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Controlling/limiting a 6v DC motor with polarity module

Discussion in 'Sensors and Actuators' started by Lord Drek, Jul 19, 2021 at 1:24 AM.

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  1. Lord Drek

    Lord Drek

    3
    0
    Monday
    I am trying to control both the direction and limits of a small DC motor with threaded shaft using components and modules readily available online.

    I have a very small DC 6v motor with gear reduction (500rpm) and a 2” threaded shaft. Upon receiving signal (LED on)I need this motor to turn until the threaded object nears the end of shaft then have motor stop until a second signal (LED off) then it will reverse and threaded object on shaft goes all the way back to start position ready to repeat the cycle again.

    The first trigger event is a 5v LED turning on and the second is it turning off. I am having a problem translating that into a usable signal for a reverse polarity module I am using.

    I have a NO switch I am using to test and every click triggers the module to reverse direction as intended but I need my signal to be activated by both the presence of voltage and then the absence of it.

    Then I also need power to motor to be cut off when the threaded object reaches the limits of the shaft in both directions. I had intended to use micro switches but if I do this then motor has no power when module reverses.

    For the signal could I use a relay module hooking both up both NO and NC to the trigger side of polarity module? Would that end up making a signal (switch on) during both states? If so that would solve the trigger signal problem.

    Then I have the limit switches. If a switch cuts off power to motor at end of travel how can I get it to reverse direction when it is time to do so?

    It seems like such an easy problem and with all these modules readily available I just have such limited knowledge at this point. I do however suspect that will change…

    This is the module I am using for this but am not married to it if a better solution surfaces.
    https://www.amazon.com/gp/aw/d/B08922D8TS?psc=1&ref=ppx_pop_mob_b_asin_title
     
  2. Bluejets

    Bluejets

    4,835
    1,014
    Oct 5, 2014
    Probably quite a few ways to do this
    This part doesn't make sense to me though.
    Following your first requirements, wire the common and normally open of a limit switch to the trigger contacts.
    When the drive reaches the end of the first run, the limit switch first closes, and as the motor drives in reverse, it will open again, hense your pulse requirement. This will need to be closed less than the 2 second upper range for the trigger as in the specs.
    For your shut down at the end of the two cycles, wire a start stop latch to the power input with a normally closed limit switch at the start end (open when in limit)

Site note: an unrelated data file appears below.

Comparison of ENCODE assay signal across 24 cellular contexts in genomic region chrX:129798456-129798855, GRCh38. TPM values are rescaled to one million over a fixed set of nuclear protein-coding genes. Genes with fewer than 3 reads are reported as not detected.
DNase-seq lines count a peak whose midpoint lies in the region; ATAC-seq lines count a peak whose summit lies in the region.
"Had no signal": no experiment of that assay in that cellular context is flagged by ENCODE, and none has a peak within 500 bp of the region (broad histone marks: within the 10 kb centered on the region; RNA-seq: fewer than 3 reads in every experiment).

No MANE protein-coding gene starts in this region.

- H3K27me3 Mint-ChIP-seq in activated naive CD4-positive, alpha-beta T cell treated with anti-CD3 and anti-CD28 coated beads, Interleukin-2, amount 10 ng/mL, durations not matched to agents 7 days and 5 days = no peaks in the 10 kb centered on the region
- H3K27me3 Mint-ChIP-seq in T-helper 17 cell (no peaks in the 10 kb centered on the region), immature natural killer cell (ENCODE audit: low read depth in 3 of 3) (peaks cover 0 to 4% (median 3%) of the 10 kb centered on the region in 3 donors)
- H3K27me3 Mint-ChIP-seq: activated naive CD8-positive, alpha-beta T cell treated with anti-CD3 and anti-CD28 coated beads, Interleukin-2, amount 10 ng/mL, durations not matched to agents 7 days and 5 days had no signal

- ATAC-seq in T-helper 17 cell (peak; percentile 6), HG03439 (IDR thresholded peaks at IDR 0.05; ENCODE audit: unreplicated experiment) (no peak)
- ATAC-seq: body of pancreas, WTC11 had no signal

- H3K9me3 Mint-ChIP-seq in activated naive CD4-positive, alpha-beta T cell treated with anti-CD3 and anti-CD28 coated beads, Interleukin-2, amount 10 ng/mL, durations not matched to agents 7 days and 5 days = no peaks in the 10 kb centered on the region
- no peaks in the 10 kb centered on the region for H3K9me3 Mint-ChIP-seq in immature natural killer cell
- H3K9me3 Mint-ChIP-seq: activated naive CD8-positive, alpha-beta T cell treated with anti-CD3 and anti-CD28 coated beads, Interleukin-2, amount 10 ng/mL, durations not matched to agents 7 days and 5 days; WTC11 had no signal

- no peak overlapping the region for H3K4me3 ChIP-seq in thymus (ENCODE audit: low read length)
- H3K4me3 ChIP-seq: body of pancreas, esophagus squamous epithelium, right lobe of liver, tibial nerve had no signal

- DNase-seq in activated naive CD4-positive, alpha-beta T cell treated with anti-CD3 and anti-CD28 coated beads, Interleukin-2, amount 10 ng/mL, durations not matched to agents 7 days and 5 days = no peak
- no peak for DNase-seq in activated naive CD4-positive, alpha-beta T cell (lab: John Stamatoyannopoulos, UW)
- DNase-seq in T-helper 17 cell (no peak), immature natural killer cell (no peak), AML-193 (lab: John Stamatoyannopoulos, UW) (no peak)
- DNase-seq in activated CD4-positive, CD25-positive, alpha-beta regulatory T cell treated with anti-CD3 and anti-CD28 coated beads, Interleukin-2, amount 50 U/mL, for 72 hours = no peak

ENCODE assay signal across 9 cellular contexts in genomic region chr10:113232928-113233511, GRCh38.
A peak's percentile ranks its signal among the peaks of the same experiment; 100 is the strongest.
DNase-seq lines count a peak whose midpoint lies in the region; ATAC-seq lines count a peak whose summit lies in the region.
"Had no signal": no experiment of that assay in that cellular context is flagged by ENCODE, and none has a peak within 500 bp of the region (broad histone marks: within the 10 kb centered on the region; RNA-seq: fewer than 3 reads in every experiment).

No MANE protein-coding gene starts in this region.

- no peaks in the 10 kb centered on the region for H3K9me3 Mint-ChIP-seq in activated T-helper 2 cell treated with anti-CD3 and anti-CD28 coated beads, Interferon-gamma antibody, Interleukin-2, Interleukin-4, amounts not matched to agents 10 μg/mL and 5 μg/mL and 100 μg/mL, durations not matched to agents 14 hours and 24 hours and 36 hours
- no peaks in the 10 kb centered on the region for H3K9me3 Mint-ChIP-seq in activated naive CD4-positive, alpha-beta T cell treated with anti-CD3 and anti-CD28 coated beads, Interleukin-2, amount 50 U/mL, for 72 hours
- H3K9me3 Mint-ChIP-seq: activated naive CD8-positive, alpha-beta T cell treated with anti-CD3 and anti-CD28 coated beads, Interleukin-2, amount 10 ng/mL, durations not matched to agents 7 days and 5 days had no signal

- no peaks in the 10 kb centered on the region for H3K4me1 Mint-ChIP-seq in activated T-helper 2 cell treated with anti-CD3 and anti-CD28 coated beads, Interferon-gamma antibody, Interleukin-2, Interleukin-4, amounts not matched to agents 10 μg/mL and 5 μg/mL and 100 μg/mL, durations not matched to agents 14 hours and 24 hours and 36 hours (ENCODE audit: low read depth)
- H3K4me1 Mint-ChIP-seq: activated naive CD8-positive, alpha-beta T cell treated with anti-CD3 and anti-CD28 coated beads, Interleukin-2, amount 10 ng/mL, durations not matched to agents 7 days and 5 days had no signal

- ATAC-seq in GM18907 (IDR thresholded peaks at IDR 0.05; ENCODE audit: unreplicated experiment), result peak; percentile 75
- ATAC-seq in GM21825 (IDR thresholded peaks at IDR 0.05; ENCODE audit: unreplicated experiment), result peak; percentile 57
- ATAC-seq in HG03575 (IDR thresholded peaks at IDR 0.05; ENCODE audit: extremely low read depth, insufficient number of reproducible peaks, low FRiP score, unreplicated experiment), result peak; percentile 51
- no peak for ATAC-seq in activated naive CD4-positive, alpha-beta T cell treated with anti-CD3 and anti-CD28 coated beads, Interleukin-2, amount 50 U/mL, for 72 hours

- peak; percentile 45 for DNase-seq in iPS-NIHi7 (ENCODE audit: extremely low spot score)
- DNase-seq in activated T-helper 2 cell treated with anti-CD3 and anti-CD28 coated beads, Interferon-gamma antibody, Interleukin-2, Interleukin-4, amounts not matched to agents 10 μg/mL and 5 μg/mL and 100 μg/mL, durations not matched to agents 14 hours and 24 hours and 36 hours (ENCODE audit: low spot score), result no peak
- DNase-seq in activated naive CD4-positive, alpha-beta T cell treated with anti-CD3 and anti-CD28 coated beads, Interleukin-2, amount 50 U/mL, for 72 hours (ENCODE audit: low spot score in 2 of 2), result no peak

I'll do you up a quick sketch later.

    Also, don't know why it is but take note of spec requirement No.3
     
  3. Lord Drek

    Lord Drek

    3
    0
    Monday
    I think spec 3 refers to the trigger signal making the motor instantly reverse direction and to stop the motor would require switches. I have this module and this is how it operates. The spec that confuses me is requiring 3x motor load power to properly operate. Not sure how to achieve this without a voltage regulator.

    If this helps I’m trying to make a device that opens to a certain point when the LED light is sensed and then closes to the original closed point when LED goes off. I really can’t pull much if any power from the LED and was hoping to use a photo optic sensor originally. It worked well but I needed a second signal for the polarity module to reverse.
     
  4. Bluejets

    Bluejets

    4,835
    1,014
    Oct 5, 2014
    No, what the spec says is whatever power supply you use with a motor, it must have at least 3 times the power.
    Meaning if your motor draws say 30W, then the supply must be able to deliver at least 90W.

    Then down a bit further is this.........
    The maximum load current is 2A. If it is a load motor, the maximum load current is 1A.

    So I'd be inclined to treat it as 1A and be done with it, forget the wattage.
     
  5. Lord Drek

    Lord Drek

    3
    0
    Monday
    Thank you I now understand. The motor is the size of my thumbnail so this is not an issue. Between your post and another forum I am starting to see the solution by adding diodes and a relay without tapping into pinball machines LED for power. These new machines use “node” boards that are fragile and not easily serviceable. That is the appeal of using a photo sensor.
     
  6. Minder

    Minder

    3,092
    661
    Apr 24, 2015
    It is simple to use two N/C. L.S. in the two motor conductors, A diode rectifier is wired across each, connected so they only conduct if the switch is open and the correct polarity is supplied to reverse.
    I can post a pic if needed. One show the L.S. Diode method.
     

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